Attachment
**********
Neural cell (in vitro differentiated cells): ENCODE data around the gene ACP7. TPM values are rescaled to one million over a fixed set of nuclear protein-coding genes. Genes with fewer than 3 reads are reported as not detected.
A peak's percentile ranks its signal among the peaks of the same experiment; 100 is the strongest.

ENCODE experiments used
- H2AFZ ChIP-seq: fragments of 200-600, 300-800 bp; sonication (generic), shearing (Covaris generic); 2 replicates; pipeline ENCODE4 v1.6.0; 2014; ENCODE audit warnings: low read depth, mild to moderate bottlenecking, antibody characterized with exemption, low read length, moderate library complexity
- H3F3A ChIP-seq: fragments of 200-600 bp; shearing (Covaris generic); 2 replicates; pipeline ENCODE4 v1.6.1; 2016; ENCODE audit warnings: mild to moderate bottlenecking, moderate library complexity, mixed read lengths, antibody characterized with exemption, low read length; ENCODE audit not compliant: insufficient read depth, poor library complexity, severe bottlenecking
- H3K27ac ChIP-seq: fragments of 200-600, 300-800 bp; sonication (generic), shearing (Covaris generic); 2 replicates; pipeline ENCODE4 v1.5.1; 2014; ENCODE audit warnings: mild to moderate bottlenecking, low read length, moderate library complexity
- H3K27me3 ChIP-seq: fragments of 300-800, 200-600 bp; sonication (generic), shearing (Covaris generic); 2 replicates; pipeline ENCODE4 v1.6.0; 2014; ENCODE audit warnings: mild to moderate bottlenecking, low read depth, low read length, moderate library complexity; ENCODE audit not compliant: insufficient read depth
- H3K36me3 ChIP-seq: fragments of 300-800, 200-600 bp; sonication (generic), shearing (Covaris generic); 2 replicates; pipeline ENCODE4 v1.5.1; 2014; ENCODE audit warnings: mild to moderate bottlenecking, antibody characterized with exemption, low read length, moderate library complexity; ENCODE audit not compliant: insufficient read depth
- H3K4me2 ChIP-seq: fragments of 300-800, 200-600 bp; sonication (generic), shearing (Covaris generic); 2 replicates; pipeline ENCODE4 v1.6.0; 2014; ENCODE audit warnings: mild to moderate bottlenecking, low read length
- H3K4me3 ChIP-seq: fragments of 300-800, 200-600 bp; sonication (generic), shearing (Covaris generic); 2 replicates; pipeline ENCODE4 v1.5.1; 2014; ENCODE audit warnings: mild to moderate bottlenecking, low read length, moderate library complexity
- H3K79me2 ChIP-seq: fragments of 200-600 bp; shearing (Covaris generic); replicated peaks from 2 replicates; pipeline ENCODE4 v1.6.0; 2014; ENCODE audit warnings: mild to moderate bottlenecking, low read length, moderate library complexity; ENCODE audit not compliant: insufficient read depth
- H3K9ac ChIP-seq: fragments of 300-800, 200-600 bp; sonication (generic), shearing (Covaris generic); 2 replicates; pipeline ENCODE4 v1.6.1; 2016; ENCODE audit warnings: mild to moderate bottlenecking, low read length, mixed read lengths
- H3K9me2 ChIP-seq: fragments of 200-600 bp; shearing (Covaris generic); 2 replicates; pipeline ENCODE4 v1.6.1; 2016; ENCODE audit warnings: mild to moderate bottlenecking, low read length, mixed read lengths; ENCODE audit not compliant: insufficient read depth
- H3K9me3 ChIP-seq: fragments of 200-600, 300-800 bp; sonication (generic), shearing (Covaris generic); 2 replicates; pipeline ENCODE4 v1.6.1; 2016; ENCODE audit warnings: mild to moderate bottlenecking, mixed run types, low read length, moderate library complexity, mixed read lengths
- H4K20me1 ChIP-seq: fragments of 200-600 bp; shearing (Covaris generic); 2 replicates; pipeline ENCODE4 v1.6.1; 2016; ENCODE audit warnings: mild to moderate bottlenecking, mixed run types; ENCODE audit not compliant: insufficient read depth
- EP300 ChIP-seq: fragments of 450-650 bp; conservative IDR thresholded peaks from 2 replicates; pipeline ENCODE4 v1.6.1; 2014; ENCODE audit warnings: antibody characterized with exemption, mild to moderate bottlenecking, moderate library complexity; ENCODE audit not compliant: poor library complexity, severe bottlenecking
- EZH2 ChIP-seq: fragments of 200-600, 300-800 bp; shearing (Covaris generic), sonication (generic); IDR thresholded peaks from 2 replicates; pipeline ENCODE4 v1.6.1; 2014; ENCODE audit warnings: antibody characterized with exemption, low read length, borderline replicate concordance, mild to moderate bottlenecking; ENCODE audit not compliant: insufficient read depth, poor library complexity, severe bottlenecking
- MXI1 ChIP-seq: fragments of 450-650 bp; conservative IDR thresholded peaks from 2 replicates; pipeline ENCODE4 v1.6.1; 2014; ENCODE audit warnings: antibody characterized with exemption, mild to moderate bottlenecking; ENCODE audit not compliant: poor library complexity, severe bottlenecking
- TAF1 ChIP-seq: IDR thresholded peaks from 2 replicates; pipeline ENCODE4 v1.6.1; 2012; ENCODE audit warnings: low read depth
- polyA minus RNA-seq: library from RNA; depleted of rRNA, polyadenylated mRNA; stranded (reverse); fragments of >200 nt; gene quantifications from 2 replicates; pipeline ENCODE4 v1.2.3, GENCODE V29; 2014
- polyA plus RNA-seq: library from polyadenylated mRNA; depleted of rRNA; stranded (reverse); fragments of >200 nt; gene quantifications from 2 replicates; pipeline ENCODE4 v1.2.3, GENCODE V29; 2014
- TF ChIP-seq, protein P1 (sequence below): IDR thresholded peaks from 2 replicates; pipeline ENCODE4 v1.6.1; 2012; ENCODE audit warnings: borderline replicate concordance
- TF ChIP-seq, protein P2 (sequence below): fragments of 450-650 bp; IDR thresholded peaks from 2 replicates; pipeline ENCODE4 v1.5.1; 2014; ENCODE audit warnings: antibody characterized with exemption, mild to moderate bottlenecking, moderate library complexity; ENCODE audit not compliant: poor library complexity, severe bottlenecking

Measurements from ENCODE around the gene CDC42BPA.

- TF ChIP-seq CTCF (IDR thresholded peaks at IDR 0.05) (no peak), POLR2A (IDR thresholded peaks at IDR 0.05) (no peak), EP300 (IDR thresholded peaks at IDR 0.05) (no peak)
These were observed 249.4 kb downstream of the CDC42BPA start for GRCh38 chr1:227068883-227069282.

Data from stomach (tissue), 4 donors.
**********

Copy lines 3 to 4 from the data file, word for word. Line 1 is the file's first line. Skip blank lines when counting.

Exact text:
ENCODE experiments used
- H2AFZ ChIP-seq: fragments of 200-600, 300-800 bp; sonication (generic), shearing (Covaris generic); 2 replicates; pipeline ENCODE4 v1.6.0; 2014; ENCODE audit warnings: low read depth, mild to moderate bottlenecking, antibody characterized with exemption, low read length, moderate library complexity